The latest data from the National Institute for Mental Health indicates that nearly one in five adults (18%) in the United States battles an anxiety disorder. Nearly 15 million struggle with major depressive disorder, and yet the stigma of mental illness is alive and well.
With the stigma surrounding mood disorders, it’s so easy to fall into the trap of feeling defective – like a typewriter with a few missing keys. We isolate ourselves. We forget that others struggle too (perhaps quietly, as we do). In moments of despair, keep these words in mind:
You are not your disorder.
You are not your depression. You are not your anxiety. These are things you battle. They are a result of chemical and biological imbalances – not of your failure to “suck it up” or simply “get better.” You are not defective or broken, and you do not need to be “fixed.”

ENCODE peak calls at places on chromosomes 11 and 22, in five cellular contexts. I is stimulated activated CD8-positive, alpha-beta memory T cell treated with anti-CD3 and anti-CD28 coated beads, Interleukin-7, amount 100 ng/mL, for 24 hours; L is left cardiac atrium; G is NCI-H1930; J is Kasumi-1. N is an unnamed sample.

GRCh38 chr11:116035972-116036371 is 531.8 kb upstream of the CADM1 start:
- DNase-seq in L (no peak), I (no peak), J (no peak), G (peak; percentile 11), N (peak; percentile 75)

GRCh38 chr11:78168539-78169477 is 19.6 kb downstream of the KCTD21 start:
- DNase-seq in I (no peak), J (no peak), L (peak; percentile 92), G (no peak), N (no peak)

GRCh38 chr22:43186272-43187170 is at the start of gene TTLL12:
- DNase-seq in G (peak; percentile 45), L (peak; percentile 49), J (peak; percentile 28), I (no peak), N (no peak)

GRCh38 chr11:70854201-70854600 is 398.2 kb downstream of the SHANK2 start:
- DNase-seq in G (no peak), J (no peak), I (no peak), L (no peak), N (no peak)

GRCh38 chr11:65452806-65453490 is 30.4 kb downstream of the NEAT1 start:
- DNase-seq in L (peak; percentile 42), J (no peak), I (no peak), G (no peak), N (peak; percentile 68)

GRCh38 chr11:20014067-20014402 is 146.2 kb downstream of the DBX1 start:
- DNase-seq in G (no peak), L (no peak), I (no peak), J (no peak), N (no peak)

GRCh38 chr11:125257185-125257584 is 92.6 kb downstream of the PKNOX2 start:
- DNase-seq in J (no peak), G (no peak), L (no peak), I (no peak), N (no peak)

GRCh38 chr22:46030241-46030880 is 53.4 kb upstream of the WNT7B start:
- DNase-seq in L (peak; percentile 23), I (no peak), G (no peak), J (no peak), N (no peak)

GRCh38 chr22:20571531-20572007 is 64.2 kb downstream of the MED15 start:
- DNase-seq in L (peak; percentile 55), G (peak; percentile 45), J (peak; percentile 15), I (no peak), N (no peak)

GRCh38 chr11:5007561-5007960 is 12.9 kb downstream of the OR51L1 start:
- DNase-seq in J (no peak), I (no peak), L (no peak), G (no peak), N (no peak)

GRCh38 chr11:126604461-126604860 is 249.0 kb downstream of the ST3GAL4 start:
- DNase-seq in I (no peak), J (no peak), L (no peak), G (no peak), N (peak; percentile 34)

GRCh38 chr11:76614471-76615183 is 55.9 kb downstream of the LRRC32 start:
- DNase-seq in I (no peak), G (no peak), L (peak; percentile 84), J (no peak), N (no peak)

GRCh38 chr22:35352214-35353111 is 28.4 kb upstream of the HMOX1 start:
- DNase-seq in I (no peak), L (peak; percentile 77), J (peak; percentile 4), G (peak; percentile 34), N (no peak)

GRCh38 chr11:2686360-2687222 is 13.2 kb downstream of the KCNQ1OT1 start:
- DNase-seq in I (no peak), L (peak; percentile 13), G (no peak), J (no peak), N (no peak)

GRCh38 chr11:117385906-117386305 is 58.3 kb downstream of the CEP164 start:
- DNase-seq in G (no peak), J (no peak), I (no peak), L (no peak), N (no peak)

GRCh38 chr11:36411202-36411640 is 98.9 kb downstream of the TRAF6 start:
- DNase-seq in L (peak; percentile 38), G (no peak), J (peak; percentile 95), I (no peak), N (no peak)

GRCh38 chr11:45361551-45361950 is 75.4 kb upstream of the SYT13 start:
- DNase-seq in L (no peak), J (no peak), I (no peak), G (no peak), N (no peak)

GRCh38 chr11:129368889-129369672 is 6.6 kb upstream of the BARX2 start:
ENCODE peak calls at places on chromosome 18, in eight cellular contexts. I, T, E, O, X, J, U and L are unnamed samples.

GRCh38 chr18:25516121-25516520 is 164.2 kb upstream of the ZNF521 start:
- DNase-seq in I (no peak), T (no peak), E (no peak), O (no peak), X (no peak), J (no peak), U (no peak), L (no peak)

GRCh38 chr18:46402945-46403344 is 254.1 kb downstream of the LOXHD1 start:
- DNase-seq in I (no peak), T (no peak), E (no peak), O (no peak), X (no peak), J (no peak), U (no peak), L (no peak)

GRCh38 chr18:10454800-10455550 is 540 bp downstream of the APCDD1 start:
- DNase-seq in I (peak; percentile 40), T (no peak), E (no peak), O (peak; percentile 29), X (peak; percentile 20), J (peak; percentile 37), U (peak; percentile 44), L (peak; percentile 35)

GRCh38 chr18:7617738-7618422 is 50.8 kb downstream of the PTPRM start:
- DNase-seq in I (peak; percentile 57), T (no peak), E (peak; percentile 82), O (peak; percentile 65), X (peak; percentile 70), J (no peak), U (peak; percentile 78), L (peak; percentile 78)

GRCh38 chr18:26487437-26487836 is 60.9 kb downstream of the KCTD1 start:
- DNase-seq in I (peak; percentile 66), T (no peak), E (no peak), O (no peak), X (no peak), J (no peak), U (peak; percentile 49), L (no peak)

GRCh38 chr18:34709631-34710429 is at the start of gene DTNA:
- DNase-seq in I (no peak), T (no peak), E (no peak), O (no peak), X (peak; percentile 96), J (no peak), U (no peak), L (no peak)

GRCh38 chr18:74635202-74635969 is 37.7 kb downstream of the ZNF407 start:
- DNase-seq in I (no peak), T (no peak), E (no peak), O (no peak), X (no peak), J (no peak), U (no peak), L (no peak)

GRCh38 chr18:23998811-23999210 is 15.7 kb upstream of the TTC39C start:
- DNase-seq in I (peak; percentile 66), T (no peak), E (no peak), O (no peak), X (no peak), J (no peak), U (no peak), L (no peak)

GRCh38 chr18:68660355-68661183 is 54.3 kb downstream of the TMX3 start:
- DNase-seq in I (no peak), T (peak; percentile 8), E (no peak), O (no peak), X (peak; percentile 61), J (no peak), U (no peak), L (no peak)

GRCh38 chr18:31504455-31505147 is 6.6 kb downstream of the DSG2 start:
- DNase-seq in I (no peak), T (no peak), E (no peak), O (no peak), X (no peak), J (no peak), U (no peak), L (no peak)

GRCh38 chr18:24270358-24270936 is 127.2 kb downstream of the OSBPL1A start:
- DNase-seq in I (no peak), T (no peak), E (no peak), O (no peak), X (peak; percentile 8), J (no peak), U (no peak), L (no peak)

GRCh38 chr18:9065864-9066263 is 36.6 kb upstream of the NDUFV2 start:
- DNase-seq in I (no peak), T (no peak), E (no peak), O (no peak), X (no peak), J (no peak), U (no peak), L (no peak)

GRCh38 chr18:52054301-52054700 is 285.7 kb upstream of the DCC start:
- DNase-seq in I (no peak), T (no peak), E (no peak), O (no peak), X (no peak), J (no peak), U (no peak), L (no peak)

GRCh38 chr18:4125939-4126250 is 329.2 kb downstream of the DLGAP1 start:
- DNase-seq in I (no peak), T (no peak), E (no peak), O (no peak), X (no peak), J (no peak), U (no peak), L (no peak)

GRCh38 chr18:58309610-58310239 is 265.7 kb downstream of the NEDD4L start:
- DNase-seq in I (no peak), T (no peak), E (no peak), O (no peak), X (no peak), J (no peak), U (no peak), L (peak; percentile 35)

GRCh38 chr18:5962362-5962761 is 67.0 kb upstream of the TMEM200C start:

If you were diagnosed with arthritis, would you tell yourself you’re a failure because you have arthritis? Would you define yourself based on that condition? Feel inadequate or weak? You are more than a diagnosis. By learning to think of your mood disorder the same way you can begin to make changes and develop better coping skills for dealing with your depression or anxiety.
Extend this kindness and compassion to others. It may feel as though we’re alone in our struggles, but if we delve a bit deeper, we often find others are in the same boat. Author Ian MacLaren once wrote, “Be kind, for everyone you meet is fighting a hard battle.”
We all struggle. We all stumble. The truth is that no one has it completely figured out, and that is okay. No one is perfect. And that is beautifully human.